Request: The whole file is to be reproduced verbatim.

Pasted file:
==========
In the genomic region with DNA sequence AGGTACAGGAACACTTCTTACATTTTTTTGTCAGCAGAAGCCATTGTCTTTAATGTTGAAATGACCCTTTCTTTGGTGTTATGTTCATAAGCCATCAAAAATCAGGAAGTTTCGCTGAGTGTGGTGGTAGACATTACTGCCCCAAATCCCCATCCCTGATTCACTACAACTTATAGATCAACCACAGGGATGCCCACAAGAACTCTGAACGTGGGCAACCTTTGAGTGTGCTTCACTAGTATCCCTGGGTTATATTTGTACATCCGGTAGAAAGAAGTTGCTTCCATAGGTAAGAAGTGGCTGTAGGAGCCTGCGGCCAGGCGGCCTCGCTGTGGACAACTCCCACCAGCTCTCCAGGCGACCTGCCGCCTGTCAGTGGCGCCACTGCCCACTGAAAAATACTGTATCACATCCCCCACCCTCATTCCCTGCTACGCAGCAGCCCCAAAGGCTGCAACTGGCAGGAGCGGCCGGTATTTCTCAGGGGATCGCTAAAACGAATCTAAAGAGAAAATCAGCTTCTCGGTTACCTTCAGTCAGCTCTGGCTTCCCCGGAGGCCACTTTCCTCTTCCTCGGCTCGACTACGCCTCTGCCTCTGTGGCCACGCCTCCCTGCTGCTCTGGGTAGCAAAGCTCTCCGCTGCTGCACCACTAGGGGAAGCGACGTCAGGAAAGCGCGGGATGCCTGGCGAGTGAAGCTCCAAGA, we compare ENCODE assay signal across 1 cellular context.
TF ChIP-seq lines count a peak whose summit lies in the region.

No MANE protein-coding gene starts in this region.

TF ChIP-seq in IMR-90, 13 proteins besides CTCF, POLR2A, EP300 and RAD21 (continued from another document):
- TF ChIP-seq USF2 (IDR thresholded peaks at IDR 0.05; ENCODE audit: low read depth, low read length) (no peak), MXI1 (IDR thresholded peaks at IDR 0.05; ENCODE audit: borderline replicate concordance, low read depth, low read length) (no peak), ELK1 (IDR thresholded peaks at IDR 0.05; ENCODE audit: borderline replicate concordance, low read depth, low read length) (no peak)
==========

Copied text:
In the genomic region with DNA sequence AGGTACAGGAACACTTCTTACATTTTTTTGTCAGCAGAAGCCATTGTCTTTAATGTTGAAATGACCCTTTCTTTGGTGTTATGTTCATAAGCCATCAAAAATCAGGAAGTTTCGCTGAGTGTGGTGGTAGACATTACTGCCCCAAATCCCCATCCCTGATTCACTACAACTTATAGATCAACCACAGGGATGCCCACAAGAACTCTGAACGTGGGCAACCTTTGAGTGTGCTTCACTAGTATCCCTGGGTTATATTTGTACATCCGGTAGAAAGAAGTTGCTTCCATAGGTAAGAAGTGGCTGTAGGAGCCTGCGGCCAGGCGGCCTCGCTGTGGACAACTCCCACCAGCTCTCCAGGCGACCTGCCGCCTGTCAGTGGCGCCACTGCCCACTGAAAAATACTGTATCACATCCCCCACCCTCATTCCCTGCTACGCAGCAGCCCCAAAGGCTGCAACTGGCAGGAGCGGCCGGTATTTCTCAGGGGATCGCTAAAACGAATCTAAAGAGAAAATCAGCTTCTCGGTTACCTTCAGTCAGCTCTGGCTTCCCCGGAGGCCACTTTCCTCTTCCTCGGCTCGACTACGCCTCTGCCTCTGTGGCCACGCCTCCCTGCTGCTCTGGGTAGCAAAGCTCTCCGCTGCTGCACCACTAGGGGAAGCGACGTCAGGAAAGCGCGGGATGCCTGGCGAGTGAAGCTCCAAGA, we compare ENCODE assay signal across 1 cellular context.
TF ChIP-seq lines count a peak whose summit lies in the region.

No MANE protein-coding gene starts in this region.

TF ChIP-seq in IMR-90, 13 proteins besides CTCF, POLR2A, EP300 and RAD21 (continued from another document):
- TF ChIP-seq USF2 (IDR thresholded peaks at IDR 0.05; ENCODE audit: low read depth, low read length) (no peak), MXI1 (IDR thresholded peaks at IDR 0.05; ENCODE audit: borderline replicate concordance, low read depth, low read length) (no peak), ELK1 (IDR thresholded peaks at IDR 0.05; ENCODE audit: borderline replicate concordance, low read depth, low read length) (no peak)